At one point in my career, I was working on a high-criticality recruiting initiative. One position for this team in particular was pivotal. The opportunity was compelling; however the location was a bit challenging for some.
I had sourced a candidate for the position who the team thought was very strong. Everyone was very excited to have this person join the team. We negotiated–hard–to get them. After a couple weeks’ negotiation, the candidate made the choice to pursue a different opportunity.
You might think that a professional recruiter isn’t bothered when a candidate turns them down. Recruiting is a numbers game, after all, and when you’re in a highly competitive market for talent it is a given you will get declines. While the latter is true, allow me to disabuse you of the former.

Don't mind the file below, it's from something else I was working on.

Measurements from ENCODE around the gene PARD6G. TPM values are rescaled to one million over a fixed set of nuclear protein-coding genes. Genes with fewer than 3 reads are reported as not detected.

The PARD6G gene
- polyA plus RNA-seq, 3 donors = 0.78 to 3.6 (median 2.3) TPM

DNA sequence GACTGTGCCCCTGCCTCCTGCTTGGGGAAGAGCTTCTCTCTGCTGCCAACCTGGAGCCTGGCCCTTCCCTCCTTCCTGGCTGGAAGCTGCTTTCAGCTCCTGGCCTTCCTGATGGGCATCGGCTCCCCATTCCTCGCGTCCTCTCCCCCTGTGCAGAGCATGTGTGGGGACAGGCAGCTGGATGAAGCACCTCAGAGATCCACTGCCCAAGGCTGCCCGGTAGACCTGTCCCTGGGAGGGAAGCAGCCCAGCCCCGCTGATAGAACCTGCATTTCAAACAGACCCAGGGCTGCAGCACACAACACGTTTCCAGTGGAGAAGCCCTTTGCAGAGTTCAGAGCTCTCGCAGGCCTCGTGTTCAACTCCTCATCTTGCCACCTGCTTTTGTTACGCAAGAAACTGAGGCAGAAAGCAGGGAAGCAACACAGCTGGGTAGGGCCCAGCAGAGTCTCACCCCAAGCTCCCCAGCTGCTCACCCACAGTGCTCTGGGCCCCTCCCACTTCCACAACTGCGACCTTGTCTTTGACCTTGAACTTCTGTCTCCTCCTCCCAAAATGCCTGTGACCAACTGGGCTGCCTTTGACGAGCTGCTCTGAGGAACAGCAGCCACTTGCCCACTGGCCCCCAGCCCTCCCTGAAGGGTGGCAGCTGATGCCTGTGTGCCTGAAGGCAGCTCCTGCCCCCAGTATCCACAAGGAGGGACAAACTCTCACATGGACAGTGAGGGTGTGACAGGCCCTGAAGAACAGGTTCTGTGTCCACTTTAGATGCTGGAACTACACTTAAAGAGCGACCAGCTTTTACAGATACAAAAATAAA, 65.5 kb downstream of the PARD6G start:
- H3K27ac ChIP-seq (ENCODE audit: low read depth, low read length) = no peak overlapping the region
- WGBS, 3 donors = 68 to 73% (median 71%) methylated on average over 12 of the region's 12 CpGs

A good recruiter assesses a candidate’s engagement level and evaluates the likelihood they will accept an offer. There are times when our instincts tell us ‘this candidate isn’t into us’, and in some cases we can raise a candidate’s level of engagement through qualifying and overcoming concerns/anxieties, having key leaders provide information to the candidate about the future vision for the product, etc. Then there are times when something outside our control impacts a decision to accept (family, spouse’s employment).
Having a great candidate decline a critical position is a huge bummer, especially for what we call ‘purple squirrels’–candidates that have such a unique skillset that finding another, similar person will involve a long search.
If you ever find yourself needing to decline a position, consider reading my earlier post on how to gracefully turn down a job offer before making that call or sending that email. And know that if the recruiter sounds disappointed, it’s likely quite genuine.